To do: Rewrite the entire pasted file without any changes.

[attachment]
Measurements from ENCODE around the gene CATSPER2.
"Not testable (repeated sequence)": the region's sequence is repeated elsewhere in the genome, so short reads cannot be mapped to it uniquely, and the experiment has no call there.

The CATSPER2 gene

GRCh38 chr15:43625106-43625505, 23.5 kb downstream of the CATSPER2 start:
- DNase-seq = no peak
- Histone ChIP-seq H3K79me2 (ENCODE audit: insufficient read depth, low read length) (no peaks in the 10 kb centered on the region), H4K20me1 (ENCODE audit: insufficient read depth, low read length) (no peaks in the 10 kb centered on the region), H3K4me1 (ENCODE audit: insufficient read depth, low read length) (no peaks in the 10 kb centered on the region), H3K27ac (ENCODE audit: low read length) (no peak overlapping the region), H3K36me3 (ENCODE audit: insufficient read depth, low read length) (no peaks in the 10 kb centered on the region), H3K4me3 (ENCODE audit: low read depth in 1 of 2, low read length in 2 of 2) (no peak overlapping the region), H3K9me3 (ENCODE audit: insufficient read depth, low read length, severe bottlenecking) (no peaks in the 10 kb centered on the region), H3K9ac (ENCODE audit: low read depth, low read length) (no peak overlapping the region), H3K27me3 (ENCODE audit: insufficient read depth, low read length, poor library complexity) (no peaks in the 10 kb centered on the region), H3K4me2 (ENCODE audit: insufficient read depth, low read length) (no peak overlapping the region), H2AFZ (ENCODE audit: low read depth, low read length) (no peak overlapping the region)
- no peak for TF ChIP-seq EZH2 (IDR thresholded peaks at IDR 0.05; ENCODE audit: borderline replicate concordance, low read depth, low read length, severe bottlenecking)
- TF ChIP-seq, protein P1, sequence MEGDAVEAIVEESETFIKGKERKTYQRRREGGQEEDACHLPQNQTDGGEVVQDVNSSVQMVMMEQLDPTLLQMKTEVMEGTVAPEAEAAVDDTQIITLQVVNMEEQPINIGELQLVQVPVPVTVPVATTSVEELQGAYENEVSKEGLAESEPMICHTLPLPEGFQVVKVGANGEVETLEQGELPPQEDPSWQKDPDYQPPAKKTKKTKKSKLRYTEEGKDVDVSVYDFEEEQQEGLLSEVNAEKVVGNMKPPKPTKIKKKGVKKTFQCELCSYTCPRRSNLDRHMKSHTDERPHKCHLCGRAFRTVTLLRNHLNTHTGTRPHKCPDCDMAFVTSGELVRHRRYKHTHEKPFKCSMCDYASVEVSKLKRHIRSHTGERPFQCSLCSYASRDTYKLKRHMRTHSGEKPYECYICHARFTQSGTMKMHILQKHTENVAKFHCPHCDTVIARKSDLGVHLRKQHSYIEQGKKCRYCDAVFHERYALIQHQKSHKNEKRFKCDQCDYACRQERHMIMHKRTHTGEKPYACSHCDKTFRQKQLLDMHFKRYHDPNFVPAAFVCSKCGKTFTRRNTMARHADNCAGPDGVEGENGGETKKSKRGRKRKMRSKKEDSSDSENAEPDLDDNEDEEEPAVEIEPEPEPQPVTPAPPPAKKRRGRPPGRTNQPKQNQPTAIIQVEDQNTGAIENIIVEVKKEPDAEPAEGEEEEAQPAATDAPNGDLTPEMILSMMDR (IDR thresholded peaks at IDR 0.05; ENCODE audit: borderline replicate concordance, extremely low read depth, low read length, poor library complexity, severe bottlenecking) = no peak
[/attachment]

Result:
Measurements from ENCODE around the gene CATSPER2.
"Not testable (repeated sequence)": the region's sequence is repeated elsewhere in the genome, so short reads cannot be mapped to it uniquely, and the experiment has no call there.

The CATSPER2 gene

GRCh38 chr15:43625106-43625505, 23.5 kb downstream of the CATSPER2 start:
- DNase-seq = no peak
- Histone ChIP-seq H3K79me2 (ENCODE audit: insufficient read depth, low read length) (no peaks in the 10 kb centered on the region), H4K20me1 (ENCODE audit: insufficient read depth, low read length) (no peaks in the 10 kb centered on the region), H3K4me1 (ENCODE audit: insufficient read depth, low read length) (no peaks in the 10 kb centered on the region), H3K27ac (ENCODE audit: low read length) (no peak overlapping the region), H3K36me3 (ENCODE audit: insufficient read depth, low read length) (no peaks in the 10 kb centered on the region), H3K4me3 (ENCODE audit: low read depth in 1 of 2, low read length in 2 of 2) (no peak overlapping the region), H3K9me3 (ENCODE audit: insufficient read depth, low read length, severe bottlenecking) (no peaks in the 10 kb centered on the region), H3K9ac (ENCODE audit: low read depth, low read length) (no peak overlapping the region), H3K27me3 (ENCODE audit: insufficient read depth, low read length, poor library complexity) (no peaks in the 10 kb centered on the region), H3K4me2 (ENCODE audit: insufficient read depth, low read length) (no peak overlapping the region), H2AFZ (ENCODE audit: low read depth, low read length) (no peak overlapping the region)
- no peak for TF ChIP-seq EZH2 (IDR thresholded peaks at IDR 0.05; ENCODE audit: borderline replicate concordance, low read depth, low read length, severe bottlenecking)
- TF ChIP-seq, protein P1, sequence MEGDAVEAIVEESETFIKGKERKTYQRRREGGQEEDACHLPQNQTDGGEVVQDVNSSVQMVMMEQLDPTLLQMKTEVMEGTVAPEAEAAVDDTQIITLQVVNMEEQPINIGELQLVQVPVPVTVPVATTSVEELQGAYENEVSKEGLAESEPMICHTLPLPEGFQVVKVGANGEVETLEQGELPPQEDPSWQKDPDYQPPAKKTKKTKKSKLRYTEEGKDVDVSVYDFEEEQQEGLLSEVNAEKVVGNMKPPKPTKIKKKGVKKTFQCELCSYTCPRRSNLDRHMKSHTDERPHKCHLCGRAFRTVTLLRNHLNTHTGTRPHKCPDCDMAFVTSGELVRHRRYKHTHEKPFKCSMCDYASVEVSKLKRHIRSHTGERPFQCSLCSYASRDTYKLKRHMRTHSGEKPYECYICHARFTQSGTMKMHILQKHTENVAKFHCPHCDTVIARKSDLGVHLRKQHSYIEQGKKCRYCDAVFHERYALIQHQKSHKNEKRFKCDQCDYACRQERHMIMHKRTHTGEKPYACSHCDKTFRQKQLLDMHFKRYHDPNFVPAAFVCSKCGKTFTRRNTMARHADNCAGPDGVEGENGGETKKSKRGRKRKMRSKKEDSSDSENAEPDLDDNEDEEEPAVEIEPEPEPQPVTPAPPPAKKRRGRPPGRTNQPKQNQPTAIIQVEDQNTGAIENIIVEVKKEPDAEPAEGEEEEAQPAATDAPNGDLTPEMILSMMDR (IDR thresholded peaks at IDR 0.05; ENCODE audit: borderline replicate concordance, extremely low read depth, low read length, poor library complexity, severe bottlenecking) = no peak